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Frie, Arndt & Danborn Blog

HOA Covenants Restricting Rentals

by Paul Danborn

Single-family Use Restriction Prohibits Short-term Rentals; Covenants That Allow “Amendments” Do Permit Adoption of an Entirely New Covenant:

In June 2015 an Idaho court ruled in favor of an HOA enforcing a covenant restricting short-term rentals (less than six months). The townhouse association pursued an action against a homeowner for short-term rentals of his unit after neighbors had complained of loud noise, parking violations, etc. After the owner’s promises to remedy the situation failed, the board sought an amendment to the covenants restricting short-term rentals (all leases had to be at least six months in duration; had to be in writing and approved by the board; and had to contain certain other provisions). The amendment was approved by 89 percent of the homeowners. After being fined for continuing to rent his unit in violation of the amendment, litigation ensued and the trial court ruled in favor of the association.The Idaho Court of Appeals affirmed the trial court.Winter houses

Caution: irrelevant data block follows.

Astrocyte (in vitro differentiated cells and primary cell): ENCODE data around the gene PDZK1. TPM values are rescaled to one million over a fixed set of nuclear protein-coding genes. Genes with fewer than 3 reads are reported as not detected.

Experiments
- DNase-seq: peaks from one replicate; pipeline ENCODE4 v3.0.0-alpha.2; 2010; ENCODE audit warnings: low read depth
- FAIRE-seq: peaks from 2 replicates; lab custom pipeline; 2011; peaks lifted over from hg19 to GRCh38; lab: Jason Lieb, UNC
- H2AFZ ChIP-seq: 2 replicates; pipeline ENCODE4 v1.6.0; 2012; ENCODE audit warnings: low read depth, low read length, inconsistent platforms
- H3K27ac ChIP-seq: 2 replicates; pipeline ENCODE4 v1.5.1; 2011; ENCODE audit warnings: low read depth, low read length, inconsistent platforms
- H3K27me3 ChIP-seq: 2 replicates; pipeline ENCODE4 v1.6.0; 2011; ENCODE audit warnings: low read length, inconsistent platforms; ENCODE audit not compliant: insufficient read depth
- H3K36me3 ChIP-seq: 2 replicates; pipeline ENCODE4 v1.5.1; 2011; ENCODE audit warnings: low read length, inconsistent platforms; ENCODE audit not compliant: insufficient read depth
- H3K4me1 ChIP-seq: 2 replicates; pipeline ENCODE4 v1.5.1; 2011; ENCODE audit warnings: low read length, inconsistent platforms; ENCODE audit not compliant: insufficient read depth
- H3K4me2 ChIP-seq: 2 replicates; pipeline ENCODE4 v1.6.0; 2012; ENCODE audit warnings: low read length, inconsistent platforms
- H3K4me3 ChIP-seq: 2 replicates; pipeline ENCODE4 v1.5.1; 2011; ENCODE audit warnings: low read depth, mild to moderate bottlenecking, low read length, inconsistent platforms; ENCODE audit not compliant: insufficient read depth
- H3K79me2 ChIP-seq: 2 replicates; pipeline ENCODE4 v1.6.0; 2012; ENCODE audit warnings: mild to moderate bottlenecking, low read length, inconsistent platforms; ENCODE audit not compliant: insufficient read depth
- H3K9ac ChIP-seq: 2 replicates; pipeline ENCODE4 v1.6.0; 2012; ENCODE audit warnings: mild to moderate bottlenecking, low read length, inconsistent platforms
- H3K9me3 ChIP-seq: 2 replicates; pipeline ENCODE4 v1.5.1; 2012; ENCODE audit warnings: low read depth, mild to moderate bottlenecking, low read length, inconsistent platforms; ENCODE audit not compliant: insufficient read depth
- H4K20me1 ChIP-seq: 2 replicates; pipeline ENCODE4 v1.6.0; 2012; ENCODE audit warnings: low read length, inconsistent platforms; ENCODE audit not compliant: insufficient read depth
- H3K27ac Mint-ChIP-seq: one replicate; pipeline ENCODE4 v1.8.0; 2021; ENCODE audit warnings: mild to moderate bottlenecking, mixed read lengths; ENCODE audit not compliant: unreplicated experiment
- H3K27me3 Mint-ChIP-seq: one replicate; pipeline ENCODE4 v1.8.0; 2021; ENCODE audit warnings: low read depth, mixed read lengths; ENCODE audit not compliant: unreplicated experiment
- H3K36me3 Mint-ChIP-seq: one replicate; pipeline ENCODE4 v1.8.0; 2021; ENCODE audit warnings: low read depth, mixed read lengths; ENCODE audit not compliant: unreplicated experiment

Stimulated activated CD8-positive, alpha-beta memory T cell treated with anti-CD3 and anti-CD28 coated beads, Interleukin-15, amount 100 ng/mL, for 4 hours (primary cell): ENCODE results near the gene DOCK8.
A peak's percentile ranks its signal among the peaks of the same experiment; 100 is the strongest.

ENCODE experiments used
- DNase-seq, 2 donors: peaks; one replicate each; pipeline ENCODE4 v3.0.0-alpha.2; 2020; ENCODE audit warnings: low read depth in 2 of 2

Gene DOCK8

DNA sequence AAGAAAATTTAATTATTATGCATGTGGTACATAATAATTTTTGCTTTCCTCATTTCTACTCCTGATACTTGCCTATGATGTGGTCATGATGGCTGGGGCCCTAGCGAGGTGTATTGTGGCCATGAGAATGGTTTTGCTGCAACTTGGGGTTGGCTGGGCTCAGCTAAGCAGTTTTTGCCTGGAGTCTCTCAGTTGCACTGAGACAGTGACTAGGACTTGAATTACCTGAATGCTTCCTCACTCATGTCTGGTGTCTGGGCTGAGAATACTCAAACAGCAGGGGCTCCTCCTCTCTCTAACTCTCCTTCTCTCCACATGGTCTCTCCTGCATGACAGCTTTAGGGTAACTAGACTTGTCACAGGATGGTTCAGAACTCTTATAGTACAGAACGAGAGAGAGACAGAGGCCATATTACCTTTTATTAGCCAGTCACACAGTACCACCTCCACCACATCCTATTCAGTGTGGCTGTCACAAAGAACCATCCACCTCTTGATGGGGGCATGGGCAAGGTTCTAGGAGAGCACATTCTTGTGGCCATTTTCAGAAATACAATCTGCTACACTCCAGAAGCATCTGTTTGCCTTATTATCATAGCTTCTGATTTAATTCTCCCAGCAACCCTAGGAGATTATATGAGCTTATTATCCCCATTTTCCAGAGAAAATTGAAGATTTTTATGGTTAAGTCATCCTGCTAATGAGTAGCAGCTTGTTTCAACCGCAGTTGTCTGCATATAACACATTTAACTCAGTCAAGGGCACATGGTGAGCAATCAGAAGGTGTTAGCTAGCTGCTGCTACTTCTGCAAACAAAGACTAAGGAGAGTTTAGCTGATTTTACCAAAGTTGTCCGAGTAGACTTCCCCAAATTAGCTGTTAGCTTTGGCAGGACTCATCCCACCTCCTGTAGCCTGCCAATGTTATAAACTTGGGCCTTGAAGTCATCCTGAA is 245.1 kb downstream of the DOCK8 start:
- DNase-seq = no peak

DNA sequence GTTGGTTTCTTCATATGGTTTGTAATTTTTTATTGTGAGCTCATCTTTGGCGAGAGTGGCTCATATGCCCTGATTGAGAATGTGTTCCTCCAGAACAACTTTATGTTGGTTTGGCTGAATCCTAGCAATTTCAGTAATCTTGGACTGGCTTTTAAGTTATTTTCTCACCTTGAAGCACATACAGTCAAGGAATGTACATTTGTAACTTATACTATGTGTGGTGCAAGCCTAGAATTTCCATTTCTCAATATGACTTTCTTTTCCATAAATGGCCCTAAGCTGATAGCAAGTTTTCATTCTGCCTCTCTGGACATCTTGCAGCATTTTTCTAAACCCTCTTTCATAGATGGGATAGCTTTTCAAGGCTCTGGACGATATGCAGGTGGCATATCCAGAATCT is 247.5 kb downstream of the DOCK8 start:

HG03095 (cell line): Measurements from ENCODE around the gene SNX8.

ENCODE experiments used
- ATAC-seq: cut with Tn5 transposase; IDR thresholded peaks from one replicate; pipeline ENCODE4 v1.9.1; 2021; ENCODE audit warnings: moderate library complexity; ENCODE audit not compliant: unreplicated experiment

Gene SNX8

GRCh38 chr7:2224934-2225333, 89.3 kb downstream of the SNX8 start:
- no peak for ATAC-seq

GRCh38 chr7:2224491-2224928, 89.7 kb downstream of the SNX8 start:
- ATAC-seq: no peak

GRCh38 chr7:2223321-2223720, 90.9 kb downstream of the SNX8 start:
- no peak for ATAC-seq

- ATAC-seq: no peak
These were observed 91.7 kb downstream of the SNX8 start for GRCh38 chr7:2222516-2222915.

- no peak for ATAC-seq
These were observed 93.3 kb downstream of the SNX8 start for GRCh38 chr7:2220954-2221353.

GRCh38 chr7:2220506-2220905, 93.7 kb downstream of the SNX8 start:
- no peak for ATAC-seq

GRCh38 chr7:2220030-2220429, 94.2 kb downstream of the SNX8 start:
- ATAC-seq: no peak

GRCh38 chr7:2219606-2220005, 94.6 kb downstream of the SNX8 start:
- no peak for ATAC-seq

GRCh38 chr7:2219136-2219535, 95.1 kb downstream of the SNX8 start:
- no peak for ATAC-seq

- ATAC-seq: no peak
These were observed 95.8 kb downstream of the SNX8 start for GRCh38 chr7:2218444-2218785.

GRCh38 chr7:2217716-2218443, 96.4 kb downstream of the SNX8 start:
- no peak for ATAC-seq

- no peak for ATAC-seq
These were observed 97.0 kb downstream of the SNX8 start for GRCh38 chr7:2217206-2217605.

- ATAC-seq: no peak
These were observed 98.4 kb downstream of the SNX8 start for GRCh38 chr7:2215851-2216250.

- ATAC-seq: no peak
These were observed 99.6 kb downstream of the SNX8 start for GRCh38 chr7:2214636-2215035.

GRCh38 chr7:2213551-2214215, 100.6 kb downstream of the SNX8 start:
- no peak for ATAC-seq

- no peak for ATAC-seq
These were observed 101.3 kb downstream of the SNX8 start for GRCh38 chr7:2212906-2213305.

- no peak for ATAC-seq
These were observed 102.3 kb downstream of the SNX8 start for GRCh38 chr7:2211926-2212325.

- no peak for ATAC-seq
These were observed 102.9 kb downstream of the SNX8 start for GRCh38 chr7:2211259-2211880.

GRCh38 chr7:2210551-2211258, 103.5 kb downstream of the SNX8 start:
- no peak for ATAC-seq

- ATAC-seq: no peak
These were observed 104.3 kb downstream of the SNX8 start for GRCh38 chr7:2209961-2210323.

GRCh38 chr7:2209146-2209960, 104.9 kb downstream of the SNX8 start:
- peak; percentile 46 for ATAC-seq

There are two interesting holdings of this case. The first relates to an underlying issue when covenants are amended by the adoption of a “new” amendment. The owner argued that the original covenants only allowed an amendment to those original covenants, and the rental restriction “amendment” was an entirely new restriction. That argument failed. While some states do follow that line of logic, Colorado (and now Idaho) are not among them. (see Evergreen Highlands v. West, 73 P.3d 1 (Colo.2003)).

The second holding of note is the Idaho court’s ruling that a restriction on use of units for “single-family residential purposes only” implied a longer-term or “stable” occupancy rather than a use as a vacation hotel. The Court noted the frequency of the owner’s rentals and the fact the individual stays were often for a week or less. As vacation rentals become increasingly popular this issue is arising across the country. Much depends on the individual facts of a particular case, but this ruling is, while not binding on Colorado courts, helpful in drawing the line between allowing owners the reasonable use of their properties and protecting the rights of those owners’ neighbors to a peaceful and residential community.